Bride to Be, a historical novel set in the English Regency period, has a robust cast of unusual and likeable characters, a decent mystery, and crisp writing. However, like many historicals set in the Regency, it has more adventure than conversation, and not all of the plot is credible for the time period. Too often as I was reading, I found myself rolling my eyes at behavior that seemed outrageous or inappropriate and, about two thirds of the way through the book the complications of the plot had me crying, “enough, already!”
Emily Crane is the practical daughter of scandalously eccentric parents. Although born into the nobility, they long ago kicked over the traces of convention to follow their artistic inclinations. Emily’s childhood had been spent trying to bring some order to the chaotic lifestyle that is the result of their unfettered creative sensibilities. What she longs for most is the opportunity to experience a little stultifying propriety and stability.
Richard Shelton, Baron Warrington, was once a spoiled darling of the very society that Emily longs to enter. Indulged by a widowed mother who wanted to keep him close, he lived the selfish life of a man-about-town until an ocean voyage to the West Indies left him shipwrecked in the jungles of South America. His struggles to survive have changed him and he is not sure what he wants to do, or where in society he will fit now that he has made his way back to England.
Richard and Emily first encounter each other when Emily saves him from footpads -- an experience that Emily views with exasperation but no particular surprise. Richard is intrigued by her unconventional family and her own sangfroid, but neither expects to see the other again. Emily, however, is offered a season in London by her Aunt Julia, and happily places herself in that fashionable matron’s hands in hopes of finding a husband and a more settled life. She is delighted to meet Richard again as she is introduced to society, but is so careful to follow her aunt’s advice that he is convinced she is just another simpering miss.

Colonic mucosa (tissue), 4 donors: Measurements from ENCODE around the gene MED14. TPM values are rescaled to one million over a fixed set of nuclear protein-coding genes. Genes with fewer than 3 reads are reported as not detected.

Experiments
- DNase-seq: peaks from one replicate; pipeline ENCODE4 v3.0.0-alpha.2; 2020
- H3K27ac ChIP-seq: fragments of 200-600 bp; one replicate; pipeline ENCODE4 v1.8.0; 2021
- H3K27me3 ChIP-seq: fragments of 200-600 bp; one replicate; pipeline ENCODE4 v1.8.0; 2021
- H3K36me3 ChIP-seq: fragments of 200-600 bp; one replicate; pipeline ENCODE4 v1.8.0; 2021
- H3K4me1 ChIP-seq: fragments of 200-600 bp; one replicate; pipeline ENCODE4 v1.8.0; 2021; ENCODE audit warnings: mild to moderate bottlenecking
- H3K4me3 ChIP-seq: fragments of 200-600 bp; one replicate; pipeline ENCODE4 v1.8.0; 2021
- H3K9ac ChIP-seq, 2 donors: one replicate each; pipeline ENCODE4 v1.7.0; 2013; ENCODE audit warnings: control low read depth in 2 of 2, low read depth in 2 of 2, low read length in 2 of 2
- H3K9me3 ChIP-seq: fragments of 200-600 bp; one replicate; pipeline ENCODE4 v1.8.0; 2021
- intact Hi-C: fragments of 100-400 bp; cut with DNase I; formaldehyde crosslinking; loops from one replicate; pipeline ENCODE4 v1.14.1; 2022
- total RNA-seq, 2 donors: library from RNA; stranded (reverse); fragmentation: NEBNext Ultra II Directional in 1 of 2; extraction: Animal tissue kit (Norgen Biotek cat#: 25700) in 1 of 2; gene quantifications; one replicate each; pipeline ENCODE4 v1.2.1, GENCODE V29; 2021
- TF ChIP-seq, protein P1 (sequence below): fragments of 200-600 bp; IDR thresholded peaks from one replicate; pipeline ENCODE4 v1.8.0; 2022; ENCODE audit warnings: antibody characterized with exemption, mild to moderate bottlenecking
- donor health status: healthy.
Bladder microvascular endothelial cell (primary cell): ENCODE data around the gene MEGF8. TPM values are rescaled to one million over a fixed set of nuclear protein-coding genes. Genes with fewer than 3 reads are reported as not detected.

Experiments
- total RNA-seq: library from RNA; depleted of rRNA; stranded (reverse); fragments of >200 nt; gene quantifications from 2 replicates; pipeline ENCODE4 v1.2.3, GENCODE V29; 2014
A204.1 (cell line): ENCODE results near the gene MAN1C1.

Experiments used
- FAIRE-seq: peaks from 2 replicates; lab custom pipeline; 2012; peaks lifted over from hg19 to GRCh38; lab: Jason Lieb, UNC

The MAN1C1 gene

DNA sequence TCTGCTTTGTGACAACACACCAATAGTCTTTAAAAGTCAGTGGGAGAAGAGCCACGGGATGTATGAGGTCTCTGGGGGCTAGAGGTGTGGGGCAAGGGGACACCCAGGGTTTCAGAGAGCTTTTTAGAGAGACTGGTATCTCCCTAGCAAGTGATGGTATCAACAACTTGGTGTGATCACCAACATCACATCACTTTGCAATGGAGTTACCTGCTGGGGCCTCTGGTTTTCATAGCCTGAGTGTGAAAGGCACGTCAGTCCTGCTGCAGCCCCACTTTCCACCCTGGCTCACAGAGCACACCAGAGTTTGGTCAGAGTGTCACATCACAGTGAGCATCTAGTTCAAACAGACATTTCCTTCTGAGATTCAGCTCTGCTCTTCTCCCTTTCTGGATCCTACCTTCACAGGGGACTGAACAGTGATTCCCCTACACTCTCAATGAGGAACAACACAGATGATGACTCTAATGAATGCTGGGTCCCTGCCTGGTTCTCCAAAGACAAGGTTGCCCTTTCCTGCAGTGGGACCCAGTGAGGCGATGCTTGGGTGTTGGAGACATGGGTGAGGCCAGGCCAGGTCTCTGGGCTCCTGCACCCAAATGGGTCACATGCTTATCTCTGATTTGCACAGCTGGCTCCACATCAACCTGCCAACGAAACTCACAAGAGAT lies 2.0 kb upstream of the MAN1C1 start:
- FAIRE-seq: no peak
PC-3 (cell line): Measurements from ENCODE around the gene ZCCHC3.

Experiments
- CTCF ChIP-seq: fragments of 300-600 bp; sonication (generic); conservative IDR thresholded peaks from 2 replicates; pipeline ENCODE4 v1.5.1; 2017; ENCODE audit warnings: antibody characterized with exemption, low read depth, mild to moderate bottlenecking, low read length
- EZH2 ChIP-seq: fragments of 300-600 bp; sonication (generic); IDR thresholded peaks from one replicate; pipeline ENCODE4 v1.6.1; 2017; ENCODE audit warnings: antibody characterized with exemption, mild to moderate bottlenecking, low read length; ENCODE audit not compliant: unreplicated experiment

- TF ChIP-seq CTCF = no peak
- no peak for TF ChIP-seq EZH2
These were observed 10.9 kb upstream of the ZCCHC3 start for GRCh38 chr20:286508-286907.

Although much attention is paid to the difficulties that both characters have in trying to find a place in society that accommodates their uniqueness, this is a very plot-driven story. Richard has “accidents” which he feels are insignificant, but which Emily is convinced are life-threatening. Emily is determined to discover who is trying to harm
Richard, and enlists a number of less than respectable friends of her family to help.
Richard is annoyed with Emily’s interference as he struggles to free his mother from her obssession with a charlatan spiritualist, while also trying to come to terms with his beleaguered bailiff and restore his depleted estates. Eventually, an engagement is forced upon them, which Emily vows to use for the sole purpose of protecting Richard, but which Richard believes is a plot by her to entrap him. More sinister accidents happen, and Richard begins to realize that Emily is right about the threat to his life and that she is genuinely concerned for his welfare.
I was with them - barely -- up until the point that Richard leaves town to escort his mother on a visit to his cousin in Wales and to visit his own tumbledown estate. Emily learns that he is in danger, takes off alone to pursue him and they find themselves being hunted by bad guys over the hills of Wales in the dark. During this fearful -- not to mention exhausting -- experience they happen upon a secluded pool which provides them with an excuse to get naked and be overcome by shattering passion before they are on the run again.
I’m sorry, it was just too much excitement for this time period. Emily and Richard had potential as characters and might have achieved it if they had spent more time in the drawing room and less time running around London and Wales. If you don’t mind outlandish adventures and find conventional Regencies a little boring, you might well enjoy Bride to Be; I found it a bit fatiguing, however, and could have done with far less plot and lots more conversation.